First Asked Questions about writing OCaml - FIAQ

  # is read-eval-print-loop example - append ";;" to evaluate
  $ is bash/shell command
  keywords of the language appear emphasized within text

What is fun?

 - OCamlers have lot of it.

 < csmrfx> "ocamlers have MORE fun" =
 <@mrvn> type 'a t = Fun of ('a -> 'a);; Fun (fun () -> ());;
 <@mrvn> A unit of fun
 < bitbckt> One (1) International Fun Unit.
 < Qrntz> let rec fun' = (fun () -> ()) :: fun' ;;
 < Qrntz> an endless amount of fun!
 <@mrvn> Qrntz: fun y
 < csmrfx> thats crazy man! 
 <@mrvn> List.iter (fun _ -> print_string "fun\n") fun';;
 < csmrfx> is that just fun or are those funs objects?
 <@mrvn> they aren't objects
 < Qrntz> also, showing haskell fans you can have infinite series in eagerly evaluated languages just for fun!
 < jonafan> yeah...but it only works in special circumstances
 < Qrntz> something like «List.iter (fun fun'' -> fun'' ()) fun'» will work, but, obviously enough, will never 
 < Qrntz> so, yes, mostly just for fun

How do I start?

 - Install OCaml for your OS and start OCaml REPL. How to start an OCaml repl? Just go to command line and type "ocaml".

How do I get history in OCaml REPL? - Or - How to get rlwrap with OCaml?

 - Install rlwrap. 

 - Add this alias to your .bashrc:

  alias oc='rlwrap -r -c -D 2 ocaml'

 - Or start OCaml REPL with the command in quotes:

  $ rlwrap -r -c -D 2 ocaml

How to make a function that doesn't take any parameters?

 - Some parameters must be defined. Unit () is a common value to use for "no (more) arguments".

   # fun () -> ()

 - Don't forget to add ";;" and hit enter at the end of the function. The REPL should return:

   - : unit -> unit = <fun>

 - So in OCaml () doesn't denote function call.

What is a parameter?

 - Also known as argument in some programming languages. It is the value given into a function when calling it.

How to define a function "foo" that doesn't take any parameters?

    # let foo () = ()

  - REPL should return:

    al foo : unit -> unit = <fun> 

What is let -clause in OCaml?

  - let binds some expression(s) to a name. For example, the name "foo" to a function definition.

What do the characters ? and ~signify in a let clause ( in OCaml: "let create ?questionmark ~tilde () )?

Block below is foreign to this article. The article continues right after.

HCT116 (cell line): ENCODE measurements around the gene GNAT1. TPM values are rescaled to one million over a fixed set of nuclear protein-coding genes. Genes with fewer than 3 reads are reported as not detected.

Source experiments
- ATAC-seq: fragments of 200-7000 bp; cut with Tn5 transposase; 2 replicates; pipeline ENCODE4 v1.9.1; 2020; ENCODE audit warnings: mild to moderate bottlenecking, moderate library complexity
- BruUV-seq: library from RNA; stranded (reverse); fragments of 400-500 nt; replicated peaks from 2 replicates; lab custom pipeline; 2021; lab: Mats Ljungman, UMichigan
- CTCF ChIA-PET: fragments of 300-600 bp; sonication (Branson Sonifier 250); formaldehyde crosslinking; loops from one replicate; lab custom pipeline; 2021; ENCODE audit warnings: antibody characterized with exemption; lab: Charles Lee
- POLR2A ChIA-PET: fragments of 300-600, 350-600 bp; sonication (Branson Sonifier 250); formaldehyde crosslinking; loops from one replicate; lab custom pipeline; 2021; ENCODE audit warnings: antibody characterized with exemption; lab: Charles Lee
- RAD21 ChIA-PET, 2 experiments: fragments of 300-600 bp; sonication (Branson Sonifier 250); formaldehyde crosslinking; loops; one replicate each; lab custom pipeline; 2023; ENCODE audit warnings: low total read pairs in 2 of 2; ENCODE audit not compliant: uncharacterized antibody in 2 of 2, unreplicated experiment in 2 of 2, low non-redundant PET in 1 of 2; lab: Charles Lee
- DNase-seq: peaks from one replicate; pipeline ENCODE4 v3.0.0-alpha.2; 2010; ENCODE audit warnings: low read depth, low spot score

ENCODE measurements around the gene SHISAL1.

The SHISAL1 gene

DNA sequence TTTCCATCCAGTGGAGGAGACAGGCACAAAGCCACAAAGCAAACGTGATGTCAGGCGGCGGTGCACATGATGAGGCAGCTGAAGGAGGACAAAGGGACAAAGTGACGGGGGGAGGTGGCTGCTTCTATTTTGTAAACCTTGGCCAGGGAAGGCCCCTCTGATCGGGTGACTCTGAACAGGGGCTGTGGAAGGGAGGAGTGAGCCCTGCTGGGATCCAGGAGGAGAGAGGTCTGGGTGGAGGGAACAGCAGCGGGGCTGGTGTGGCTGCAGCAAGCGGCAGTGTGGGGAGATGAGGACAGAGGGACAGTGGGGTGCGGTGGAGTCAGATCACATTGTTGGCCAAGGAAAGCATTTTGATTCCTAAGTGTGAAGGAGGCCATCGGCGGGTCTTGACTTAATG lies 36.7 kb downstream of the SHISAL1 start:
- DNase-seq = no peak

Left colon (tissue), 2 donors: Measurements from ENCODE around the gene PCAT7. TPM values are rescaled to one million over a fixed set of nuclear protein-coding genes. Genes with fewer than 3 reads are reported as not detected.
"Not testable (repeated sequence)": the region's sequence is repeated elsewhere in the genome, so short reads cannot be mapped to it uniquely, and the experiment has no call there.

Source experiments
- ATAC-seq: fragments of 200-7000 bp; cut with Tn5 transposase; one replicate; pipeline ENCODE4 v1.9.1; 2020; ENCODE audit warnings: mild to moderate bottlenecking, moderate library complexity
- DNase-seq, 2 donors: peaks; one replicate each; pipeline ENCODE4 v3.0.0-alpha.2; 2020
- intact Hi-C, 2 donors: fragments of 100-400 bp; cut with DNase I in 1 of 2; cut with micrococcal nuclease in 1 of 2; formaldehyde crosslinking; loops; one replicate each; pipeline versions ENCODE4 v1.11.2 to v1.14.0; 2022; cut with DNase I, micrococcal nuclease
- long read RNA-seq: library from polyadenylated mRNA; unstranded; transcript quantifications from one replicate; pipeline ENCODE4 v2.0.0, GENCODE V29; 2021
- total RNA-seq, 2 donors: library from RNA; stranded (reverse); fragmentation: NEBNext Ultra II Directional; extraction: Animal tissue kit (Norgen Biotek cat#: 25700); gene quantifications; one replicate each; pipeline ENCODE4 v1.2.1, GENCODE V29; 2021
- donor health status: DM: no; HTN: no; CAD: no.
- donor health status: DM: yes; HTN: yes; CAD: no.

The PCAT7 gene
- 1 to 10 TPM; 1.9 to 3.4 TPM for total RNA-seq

?paramName - argName is an optional parameter.

  ~paramName - the parameter is an labeled parameter.


	# let askin ?huh = match huh with None -> false | Some x -> x

What is an labeled parameter? 

 - A function argument that is named and can be referred to with that label. Labeled parameters "commute", in other words, change their ordering to match definition.

What is match?

  - An expression that uses patterns to bind identifiers onto parts of the input expression.  For example:

  # let f ?huh = match huh with None -> false | Some x -> x
  - It is an powerful expression that is like, but more than the switch/case -statement in other languages.

Whats it mean when an application is total? 

 - Application refers to function application, calling a function.

 - It means that all parameters are given. If only part of the parameters are given, (the function) application is partial. 

What is an partial application?

 - It means using only some of the parameters. Partially applying a function on any parameter create a function of the remaining parameters.

Whats the big deal about partial application?

 < thelema_> csmrfx: a function of type `int -> int -> int` can be thought of as taking two integer parameters
                  and returning an integer
 < thelema_> it can also be thought of as `int -> (int -> int)`, meaning that it takes one integer parameter and
                  returns a function that takes another integer parameter and returns an int
 < thelema_> this is the basis for partial application
 < tchell> csmrfx: see also
 < Drakken> If a function returns a function, "fully applied" doesn't really say anything meaningful.  
 < csmrfx> I kind of think I know what partial application is, never got what is so big about it
 < Drakken> because you can make functions easily.  like ((+) 1) is an incrementor.

Whoa thats deep! Whats next?

 - See these links:

	The OCaml Basics
	OCaml core language